The Humble Shaving BrushWritten by Advice Team on October 27, 2015
With the rise in barber shop shaving, old school shaving techniques and tools are making a comeback and none more so than the humble shaving brush. Contrary to popular belief, the shaving brush is not just limited to razor shaving, they are also just as relevant and useful when used with wet electric shavers. So take a page from the history books and give one a go - you won’t be disappointed.
As Benjamin Franklin once said, “by failing to prepare, you are preparing to fail”. The pre-prep treatment, or lack of it, really does make or break the shave. The right pre-shave product applied in the correct way will literally stop your morning shave from being a drag.
If you are like most men you squirt shaving cream into the palm of your hand, slap it on your face with you fingers and rub it in a bit with the heels of your hand. At best this delivers only a superficial layer of protection and at worst it mats the hair, raises it unevenly or totally flattens and traps it between the cream and your skin making it impossible to cut at all.
Switching to a brush is the single biggest change you can make to your shaving routine in order to achieve a superior shave. Yes it costs a bit of money and yes it takes more time but you will get a much closer shave, experience less razor burn, it feels great and it looks super sophisticated on your bathroom shelf!
The brush serves multiple functions: - it absorbs hot water and infuses it into the shaving cream whipping it up into an impressive lather which will provide a protective layer between the blade and your skin. The thicker and creamier and lather the less the razor will skip and drag - it naturally exfoliates the skin keeping it smooth and hydrated reducing soreness and ingrowing hairs - it lifts the hairs and suspends them in the cream in readiness for cutting for a more even shave and removing the necessity for repeat passes - it softens the hair leaving them moist, smooth which will make them easier to cut neatly rather than being pulled out of the skin.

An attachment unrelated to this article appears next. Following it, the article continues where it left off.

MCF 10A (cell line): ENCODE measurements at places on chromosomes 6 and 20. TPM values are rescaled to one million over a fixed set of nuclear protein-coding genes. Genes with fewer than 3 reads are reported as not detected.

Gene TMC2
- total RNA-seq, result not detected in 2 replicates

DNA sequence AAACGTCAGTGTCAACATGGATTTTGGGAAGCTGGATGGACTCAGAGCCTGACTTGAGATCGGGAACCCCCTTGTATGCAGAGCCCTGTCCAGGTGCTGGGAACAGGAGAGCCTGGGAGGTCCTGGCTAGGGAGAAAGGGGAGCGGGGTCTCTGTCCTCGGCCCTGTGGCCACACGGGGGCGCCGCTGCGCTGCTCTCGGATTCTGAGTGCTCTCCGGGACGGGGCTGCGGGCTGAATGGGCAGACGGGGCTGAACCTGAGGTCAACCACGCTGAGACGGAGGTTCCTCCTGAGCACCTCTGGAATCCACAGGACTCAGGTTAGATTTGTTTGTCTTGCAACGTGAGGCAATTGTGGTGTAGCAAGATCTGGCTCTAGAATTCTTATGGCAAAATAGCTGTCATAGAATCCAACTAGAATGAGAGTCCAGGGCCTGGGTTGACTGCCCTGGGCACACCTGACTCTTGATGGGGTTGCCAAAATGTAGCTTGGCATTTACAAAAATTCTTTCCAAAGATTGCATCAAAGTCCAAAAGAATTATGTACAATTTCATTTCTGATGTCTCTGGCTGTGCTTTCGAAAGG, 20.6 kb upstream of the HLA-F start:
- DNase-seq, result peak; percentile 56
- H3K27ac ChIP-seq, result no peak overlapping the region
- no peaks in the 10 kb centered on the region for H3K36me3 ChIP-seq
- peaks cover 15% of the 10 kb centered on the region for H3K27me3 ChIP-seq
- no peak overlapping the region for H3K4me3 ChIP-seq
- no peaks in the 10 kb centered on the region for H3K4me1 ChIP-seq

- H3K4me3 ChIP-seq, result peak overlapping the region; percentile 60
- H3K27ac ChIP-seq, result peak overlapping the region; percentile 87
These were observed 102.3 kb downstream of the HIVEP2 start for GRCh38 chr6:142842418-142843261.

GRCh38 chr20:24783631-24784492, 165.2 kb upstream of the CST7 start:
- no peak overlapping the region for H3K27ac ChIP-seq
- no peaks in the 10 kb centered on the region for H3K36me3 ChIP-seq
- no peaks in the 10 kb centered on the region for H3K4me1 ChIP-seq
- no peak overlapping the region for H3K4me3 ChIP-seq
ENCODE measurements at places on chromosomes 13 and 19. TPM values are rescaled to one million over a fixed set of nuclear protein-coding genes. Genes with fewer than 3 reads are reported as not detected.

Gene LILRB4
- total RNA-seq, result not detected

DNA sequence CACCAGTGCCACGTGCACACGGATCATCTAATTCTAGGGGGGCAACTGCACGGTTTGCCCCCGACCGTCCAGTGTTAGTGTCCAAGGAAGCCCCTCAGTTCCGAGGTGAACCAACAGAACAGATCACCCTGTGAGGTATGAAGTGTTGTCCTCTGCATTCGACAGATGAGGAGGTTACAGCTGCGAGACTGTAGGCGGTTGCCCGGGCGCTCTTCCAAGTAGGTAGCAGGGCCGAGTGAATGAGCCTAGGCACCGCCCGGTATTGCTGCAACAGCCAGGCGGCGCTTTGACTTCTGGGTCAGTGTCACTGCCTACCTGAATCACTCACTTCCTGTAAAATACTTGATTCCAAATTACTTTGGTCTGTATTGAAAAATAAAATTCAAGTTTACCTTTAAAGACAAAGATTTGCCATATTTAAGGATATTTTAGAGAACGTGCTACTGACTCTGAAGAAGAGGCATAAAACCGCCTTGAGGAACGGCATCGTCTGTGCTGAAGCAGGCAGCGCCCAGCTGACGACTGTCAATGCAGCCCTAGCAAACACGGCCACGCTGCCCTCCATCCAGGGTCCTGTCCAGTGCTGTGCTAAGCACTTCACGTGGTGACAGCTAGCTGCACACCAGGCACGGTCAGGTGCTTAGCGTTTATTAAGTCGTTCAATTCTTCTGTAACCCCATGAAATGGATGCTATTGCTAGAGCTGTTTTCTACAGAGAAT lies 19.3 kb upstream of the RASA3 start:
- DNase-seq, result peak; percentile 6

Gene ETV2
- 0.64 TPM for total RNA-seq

Shaving brushes come in a range of materials, shapes and sizes and of course price points. Undoubtedly, the real connoisseurs of wet shaving give their preferences to badger hair brushes due to it’s amazing ability to absorb and retain water combined with the softness and strength of the bristles, followed by boar hair brushes. If the idea of using animal hair rubs you the wrong way, synthetic hair brushes are also available.
Many people inadvertently damage their brushes during and after their shaves but with the right care and attention, a good quality brush will last for decades. The biggest mistake that many men make is using excessive pressure when creating lather. By pushing the brush heavily into the bowl you will crush the inner core of the shaving brush damaging the bristles and risking breaking them off. Ensure your shaving brush is well soaked and use a light pressure to whip the cream. If you’re not creating a full lather simply add more water, not more pressure.
It is also important to take care of your brush after the shave. Rinse your brush thoroughly to remove all of the soap or cream and then leave it in an open area where it can dry completely. If the brush isn’t completely clean and dry it will rot from the inside out, so be warned. If you’re investing in a good quality brush it’s worth paying a bit more for a compatible drip stand. This allows your brush to dry properly upside down which stops the bottom of the bristles from rotting and lengthens its lifespan - a no brainer as it will protect your investment and enable you to enjoy your smoother shaving for many years.